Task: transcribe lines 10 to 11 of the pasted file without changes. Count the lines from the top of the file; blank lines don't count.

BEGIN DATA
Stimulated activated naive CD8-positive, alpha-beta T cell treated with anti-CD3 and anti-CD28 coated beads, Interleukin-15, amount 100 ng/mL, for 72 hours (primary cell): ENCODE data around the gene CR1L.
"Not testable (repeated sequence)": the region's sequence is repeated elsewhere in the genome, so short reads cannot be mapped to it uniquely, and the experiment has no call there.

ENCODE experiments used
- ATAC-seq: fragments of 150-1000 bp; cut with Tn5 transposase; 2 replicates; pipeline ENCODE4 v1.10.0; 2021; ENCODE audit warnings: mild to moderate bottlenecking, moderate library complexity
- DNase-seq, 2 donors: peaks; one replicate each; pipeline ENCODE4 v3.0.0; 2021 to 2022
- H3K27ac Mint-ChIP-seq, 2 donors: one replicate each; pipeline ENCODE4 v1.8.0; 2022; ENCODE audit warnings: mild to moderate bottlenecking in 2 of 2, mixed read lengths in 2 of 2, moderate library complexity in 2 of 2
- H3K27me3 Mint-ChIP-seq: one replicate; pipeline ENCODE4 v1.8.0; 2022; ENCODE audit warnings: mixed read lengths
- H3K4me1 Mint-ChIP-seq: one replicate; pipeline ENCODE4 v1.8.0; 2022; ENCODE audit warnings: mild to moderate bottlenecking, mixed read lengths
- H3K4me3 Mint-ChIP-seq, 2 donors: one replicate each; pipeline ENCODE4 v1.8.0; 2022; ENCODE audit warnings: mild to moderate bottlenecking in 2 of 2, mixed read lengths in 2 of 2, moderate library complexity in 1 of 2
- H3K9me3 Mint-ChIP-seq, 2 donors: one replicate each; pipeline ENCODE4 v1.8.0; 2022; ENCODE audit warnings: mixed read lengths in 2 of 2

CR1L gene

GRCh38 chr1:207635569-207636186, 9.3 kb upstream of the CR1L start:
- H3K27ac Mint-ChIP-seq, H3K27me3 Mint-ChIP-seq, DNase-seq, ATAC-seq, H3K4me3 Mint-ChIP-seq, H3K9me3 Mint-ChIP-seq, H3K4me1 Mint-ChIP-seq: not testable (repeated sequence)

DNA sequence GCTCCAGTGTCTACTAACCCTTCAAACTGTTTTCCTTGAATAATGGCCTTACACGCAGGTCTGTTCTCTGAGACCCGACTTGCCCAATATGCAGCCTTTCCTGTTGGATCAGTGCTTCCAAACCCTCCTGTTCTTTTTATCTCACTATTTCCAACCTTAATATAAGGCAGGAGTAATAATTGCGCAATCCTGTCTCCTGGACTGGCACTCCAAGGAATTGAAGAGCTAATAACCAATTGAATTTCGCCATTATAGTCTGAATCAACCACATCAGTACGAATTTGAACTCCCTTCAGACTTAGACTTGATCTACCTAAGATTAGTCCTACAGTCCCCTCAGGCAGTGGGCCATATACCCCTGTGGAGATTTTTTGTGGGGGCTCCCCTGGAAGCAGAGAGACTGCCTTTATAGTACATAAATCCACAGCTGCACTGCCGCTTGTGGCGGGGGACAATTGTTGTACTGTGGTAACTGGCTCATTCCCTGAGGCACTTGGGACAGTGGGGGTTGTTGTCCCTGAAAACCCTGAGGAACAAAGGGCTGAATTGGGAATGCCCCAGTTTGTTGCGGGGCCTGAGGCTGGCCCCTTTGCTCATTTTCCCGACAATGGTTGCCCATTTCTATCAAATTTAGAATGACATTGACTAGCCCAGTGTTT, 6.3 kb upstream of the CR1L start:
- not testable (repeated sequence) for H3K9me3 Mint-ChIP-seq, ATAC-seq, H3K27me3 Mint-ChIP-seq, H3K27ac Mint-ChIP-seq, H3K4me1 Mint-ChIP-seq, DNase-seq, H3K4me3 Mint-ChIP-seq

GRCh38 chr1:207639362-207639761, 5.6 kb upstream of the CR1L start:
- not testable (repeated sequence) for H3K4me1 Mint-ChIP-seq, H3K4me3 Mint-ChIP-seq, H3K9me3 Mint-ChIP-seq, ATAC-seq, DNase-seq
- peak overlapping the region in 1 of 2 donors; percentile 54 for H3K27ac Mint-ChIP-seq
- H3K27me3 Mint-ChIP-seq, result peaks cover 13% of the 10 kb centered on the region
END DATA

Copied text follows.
- H3K9me3 Mint-ChIP-seq, 2 donors: one replicate each; pipeline ENCODE4 v1.8.0; 2022; ENCODE audit warnings: mixed read lengths in 2 of 2

CR1L gene